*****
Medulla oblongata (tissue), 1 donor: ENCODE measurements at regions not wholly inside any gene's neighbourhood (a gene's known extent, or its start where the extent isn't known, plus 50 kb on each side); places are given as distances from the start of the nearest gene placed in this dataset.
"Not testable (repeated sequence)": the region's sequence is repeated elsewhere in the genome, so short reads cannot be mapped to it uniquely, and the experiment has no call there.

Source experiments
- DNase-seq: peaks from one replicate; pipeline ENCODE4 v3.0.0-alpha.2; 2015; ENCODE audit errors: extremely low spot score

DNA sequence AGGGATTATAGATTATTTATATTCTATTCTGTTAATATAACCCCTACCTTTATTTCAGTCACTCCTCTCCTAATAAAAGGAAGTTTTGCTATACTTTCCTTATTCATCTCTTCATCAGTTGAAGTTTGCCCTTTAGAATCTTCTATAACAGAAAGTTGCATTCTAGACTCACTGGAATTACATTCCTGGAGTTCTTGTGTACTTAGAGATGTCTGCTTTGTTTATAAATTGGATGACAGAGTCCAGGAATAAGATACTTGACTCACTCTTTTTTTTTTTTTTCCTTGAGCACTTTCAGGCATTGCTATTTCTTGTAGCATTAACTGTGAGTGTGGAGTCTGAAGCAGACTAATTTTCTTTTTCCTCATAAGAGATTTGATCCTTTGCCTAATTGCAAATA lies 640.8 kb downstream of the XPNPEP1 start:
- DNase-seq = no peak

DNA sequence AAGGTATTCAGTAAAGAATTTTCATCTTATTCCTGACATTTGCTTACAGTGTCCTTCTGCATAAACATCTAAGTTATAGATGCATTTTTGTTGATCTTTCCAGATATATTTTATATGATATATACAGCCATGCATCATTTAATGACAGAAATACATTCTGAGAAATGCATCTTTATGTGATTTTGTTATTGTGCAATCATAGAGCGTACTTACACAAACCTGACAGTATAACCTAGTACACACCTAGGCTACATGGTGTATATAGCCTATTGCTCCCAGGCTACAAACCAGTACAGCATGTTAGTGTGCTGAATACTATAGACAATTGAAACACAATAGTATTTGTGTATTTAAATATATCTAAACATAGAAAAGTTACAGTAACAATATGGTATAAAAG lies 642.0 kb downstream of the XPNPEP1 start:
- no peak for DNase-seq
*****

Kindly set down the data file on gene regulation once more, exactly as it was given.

Medulla oblongata (tissue), 1 donor: ENCODE measurements at regions not wholly inside any gene's neighbourhood (a gene's known extent, or its start where the extent isn't known, plus 50 kb on each side); places are given as distances from the start of the nearest gene placed in this dataset.
"Not testable (repeated sequence)": the region's sequence is repeated elsewhere in the genome, so short reads cannot be mapped to it uniquely, and the experiment has no call there.

Source experiments
- DNase-seq: peaks from one replicate; pipeline ENCODE4 v3.0.0-alpha.2; 2015; ENCODE audit errors: extremely low spot score

DNA sequence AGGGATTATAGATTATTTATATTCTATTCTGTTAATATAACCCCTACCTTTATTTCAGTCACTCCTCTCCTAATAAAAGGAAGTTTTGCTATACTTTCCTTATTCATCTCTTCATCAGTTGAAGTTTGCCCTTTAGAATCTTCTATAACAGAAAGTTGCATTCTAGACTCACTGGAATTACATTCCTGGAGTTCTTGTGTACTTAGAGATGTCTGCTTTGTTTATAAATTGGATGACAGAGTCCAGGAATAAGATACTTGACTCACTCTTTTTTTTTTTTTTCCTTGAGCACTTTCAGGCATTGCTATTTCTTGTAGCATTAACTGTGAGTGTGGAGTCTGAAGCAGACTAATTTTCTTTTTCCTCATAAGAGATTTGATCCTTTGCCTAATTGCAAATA lies 640.8 kb downstream of the XPNPEP1 start:
- DNase-seq = no peak

DNA sequence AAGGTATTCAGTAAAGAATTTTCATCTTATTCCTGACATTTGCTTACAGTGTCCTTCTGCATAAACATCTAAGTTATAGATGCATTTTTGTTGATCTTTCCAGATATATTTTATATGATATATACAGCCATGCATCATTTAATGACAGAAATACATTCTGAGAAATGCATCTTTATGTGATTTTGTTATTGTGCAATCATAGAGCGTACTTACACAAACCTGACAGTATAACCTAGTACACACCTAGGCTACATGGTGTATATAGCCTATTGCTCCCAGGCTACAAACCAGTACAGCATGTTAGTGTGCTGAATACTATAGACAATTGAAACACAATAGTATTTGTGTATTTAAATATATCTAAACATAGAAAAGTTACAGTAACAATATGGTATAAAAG lies 642.0 kb downstream of the XPNPEP1 start:
- no peak for DNase-seq